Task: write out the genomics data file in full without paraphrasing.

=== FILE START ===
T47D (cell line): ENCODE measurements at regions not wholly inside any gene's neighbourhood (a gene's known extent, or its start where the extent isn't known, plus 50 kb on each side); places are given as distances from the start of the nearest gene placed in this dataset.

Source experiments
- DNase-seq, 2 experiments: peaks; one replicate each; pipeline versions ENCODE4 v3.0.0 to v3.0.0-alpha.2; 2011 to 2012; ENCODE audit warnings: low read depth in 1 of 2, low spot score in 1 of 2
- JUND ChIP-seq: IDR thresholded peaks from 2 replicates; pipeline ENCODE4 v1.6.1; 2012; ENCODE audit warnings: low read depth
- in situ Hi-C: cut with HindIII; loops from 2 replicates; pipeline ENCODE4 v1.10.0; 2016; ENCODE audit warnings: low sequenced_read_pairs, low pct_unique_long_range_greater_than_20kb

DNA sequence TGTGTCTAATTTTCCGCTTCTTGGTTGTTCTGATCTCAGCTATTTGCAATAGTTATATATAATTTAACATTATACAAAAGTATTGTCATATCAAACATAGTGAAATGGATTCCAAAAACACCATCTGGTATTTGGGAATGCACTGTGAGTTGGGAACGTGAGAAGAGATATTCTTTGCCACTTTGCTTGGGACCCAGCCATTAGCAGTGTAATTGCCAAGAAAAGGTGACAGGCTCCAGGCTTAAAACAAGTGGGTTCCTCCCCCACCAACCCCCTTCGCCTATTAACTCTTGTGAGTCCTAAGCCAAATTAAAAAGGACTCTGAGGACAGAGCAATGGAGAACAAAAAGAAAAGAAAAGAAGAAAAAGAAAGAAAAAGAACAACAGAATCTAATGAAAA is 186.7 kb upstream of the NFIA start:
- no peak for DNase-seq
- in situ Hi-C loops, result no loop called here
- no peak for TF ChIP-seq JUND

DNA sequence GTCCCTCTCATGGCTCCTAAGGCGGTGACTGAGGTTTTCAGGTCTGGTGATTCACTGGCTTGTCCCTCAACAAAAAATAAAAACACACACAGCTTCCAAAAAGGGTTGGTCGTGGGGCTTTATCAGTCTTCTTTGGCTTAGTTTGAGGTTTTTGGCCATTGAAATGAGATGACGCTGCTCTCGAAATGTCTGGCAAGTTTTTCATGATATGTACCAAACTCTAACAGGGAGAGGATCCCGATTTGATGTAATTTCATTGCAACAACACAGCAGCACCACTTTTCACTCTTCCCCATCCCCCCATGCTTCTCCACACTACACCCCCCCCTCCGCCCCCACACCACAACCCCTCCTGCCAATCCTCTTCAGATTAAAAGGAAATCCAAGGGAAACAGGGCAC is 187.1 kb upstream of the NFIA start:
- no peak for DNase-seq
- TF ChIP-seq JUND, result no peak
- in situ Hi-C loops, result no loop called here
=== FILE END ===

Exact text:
T47D (cell line): ENCODE measurements at regions not wholly inside any gene's neighbourhood (a gene's known extent, or its start where the extent isn't known, plus 50 kb on each side); places are given as distances from the start of the nearest gene placed in this dataset.

Source experiments
- DNase-seq, 2 experiments: peaks; one replicate each; pipeline versions ENCODE4 v3.0.0 to v3.0.0-alpha.2; 2011 to 2012; ENCODE audit warnings: low read depth in 1 of 2, low spot score in 1 of 2
- JUND ChIP-seq: IDR thresholded peaks from 2 replicates; pipeline ENCODE4 v1.6.1; 2012; ENCODE audit warnings: low read depth
- in situ Hi-C: cut with HindIII; loops from 2 replicates; pipeline ENCODE4 v1.10.0; 2016; ENCODE audit warnings: low sequenced_read_pairs, low pct_unique_long_range_greater_than_20kb

DNA sequence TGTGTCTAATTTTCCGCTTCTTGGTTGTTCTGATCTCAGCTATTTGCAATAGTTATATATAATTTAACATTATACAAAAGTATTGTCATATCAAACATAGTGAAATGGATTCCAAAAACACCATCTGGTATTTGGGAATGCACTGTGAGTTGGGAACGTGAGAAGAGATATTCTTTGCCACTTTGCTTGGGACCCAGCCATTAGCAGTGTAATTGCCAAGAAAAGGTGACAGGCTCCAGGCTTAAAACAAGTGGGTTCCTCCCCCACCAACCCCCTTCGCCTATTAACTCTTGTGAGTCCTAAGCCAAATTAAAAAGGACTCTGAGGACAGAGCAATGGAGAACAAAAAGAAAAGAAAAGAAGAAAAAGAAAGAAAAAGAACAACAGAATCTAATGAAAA is 186.7 kb upstream of the NFIA start:
- no peak for DNase-seq
- in situ Hi-C loops, result no loop called here
- no peak for TF ChIP-seq JUND

DNA sequence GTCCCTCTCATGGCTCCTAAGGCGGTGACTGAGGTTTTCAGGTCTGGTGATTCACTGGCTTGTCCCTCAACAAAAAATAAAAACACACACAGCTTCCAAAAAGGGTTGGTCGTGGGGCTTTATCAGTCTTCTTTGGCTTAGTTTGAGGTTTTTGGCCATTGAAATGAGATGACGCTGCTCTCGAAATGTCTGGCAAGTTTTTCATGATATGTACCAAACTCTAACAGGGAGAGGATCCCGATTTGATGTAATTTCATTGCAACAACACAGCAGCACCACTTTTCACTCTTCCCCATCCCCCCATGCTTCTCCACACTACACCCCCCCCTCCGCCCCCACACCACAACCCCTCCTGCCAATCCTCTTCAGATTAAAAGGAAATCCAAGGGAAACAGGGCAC is 187.1 kb upstream of the NFIA start:
- no peak for DNase-seq
- TF ChIP-seq JUND, result no peak
- in situ Hi-C loops, result no loop called here